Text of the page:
“Live mic” experiment popular with fans but leaves teams vulnerable

“Hey, let’s go. Let’s go. Tiger, tiger. Hey one at a time man, one at a time. Let’s go,” Ticats quarterback Zach Collaros says to the offensive unit as they take the field for the first offensive series against Calgary on Sunday.

“F-line, trips left, 60 skin, indian q, backside double z post, on one, on one, ready?”




The result of the play was a nine-yard pass across the middle to Andy Fantuz.

Collaros and Calgary pivot Bo Levi Mitchell were wired for sound all game long as part of the CFL’s first-ever “live mic” broadcast. More than 2.4 million Canadians tuned into to TSN watch the game, making it one of the most watched telecasts of the season. But it wasn’t without its challenges.

Without knowing when the broadcast would be using their audio, both players had to watch every word that came out of their mouths.

“There are so many kids watching and I just didn’t want to cuss and have that slip out there so I watched what I said,” Collaros said.

“My mom texted me before the game and said, “Talk in the huddle as if you’re talking to your Nana,’” Mitchell told the Calgary Herald.

The audio addition was clearly a hit with fans, who enjoyed the added bonus of hearing the communication between coaches and quarterbacks. The feedback was overwhelmingly positive on social media.

However, Collaros felt differently.

“I hope I never have to do it again,” the 28-year-old said after the game

After the Stamps won 30-24, Mitchell went back and watched the TSN broadcast of the game and says he’s concerned opponents will be able to use what they heard to their advantage down the road.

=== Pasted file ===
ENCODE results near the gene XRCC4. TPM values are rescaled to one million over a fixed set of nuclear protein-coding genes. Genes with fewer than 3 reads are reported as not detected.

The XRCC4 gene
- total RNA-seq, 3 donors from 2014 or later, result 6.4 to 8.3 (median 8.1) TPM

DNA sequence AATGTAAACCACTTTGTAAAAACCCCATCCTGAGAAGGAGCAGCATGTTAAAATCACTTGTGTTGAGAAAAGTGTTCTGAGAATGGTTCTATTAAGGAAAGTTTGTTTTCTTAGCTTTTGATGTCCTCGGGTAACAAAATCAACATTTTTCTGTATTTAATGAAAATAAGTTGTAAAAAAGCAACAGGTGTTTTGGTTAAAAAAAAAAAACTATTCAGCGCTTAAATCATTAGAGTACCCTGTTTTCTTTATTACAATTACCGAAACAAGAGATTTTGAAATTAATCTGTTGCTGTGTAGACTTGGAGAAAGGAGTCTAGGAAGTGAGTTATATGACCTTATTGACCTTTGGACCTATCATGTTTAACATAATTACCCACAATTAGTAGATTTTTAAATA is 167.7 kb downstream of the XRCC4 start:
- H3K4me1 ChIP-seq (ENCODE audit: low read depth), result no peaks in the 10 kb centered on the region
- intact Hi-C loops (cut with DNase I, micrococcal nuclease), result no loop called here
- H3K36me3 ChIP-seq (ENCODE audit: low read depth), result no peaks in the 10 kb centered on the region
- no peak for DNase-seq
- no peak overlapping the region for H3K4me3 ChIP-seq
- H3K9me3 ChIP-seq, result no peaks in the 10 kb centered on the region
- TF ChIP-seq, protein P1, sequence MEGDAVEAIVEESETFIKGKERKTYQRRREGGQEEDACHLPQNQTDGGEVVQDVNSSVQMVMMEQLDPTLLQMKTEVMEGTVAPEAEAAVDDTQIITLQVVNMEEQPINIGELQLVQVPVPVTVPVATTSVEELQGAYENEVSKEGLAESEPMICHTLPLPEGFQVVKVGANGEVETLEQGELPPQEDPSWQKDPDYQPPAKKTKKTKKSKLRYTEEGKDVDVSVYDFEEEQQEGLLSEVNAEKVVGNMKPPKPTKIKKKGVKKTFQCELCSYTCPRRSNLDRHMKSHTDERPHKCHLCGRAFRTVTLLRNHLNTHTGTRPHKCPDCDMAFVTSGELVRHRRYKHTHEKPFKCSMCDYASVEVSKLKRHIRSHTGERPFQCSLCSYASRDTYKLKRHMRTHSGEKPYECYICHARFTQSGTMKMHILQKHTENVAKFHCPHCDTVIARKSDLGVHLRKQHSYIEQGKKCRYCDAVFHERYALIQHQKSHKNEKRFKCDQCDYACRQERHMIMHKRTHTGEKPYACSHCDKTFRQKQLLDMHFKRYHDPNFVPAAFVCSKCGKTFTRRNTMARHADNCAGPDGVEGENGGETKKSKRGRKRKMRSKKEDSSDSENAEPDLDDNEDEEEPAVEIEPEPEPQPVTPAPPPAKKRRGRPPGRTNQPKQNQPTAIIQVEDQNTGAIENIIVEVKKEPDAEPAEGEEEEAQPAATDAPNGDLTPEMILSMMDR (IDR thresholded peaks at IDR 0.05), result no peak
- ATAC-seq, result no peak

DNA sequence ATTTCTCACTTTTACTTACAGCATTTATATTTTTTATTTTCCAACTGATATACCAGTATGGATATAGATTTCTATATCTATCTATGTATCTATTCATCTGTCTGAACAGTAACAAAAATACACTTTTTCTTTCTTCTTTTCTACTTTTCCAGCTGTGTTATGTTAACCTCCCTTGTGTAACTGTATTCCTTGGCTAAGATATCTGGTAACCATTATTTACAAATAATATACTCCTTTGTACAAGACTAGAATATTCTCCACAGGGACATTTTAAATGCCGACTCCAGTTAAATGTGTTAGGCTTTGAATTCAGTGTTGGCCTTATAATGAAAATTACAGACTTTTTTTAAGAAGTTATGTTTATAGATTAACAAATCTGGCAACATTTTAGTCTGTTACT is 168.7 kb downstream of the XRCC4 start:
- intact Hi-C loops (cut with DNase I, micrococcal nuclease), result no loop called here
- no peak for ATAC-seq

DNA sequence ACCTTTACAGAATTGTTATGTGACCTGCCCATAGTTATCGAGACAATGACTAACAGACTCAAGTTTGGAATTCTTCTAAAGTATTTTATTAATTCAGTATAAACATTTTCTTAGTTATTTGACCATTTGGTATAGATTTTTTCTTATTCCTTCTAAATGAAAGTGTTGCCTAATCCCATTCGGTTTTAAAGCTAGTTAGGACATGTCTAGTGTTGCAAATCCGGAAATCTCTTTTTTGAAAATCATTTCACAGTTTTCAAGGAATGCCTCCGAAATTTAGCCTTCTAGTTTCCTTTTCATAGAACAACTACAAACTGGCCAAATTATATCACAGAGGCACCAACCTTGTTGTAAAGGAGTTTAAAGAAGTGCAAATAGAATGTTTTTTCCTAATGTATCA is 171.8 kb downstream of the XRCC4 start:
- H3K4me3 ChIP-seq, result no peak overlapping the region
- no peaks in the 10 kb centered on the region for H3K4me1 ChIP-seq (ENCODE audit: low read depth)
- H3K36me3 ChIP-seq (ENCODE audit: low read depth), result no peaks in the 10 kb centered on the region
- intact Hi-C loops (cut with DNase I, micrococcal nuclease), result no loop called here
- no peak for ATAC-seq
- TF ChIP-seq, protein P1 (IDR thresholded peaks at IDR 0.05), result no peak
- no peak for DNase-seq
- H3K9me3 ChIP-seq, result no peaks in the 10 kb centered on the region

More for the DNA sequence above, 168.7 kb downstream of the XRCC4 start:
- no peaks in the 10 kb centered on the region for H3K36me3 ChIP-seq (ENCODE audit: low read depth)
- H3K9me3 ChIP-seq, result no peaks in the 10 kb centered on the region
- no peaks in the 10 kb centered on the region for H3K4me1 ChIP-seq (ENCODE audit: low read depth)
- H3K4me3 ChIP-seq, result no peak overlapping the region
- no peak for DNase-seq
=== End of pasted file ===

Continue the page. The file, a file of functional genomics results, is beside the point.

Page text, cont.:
“There’s a lot of stuff we have to change in our offence now and I think Hamilton will have to do the same,” Mitchell said. “I picked up a bunch of stuff with Hamilton’s offence just watching it one time.

“When it gives away strategy and things like that, it’s going to ruin the game.”

Insiders around the league felt terminology – plays calls and checks at the line of scrimmage – could be used against the Stamps and Ticats in the future.

“You could hear route concepts,” said a CFL personnel man. “When they go no-huddle you might be able to pick up pattern combos. With Calgary, you heard Bo’s cadence.”

“I understand that we’re trying to be creative and innovative, but the reality is that with the terminology most people watching wouldn’t even understand what’s being said.”

“Looking from the outside, do I think that the next opponents for Calgary and Hamilton got an advantage? Yes.”

It may be most beneficial for the next opponent on the Ticats’ schedule: Toronto on Labour Day.

Notes: Sources say Hamilton is set to sign former Argonauts and Riders receiver John Chiles, who posted a picture of a Ticats’ helmet on his Instagram… the Minnesota Vikings have released former Ticats receiver Terrell Sinkfield, who is now a CFL free agent.

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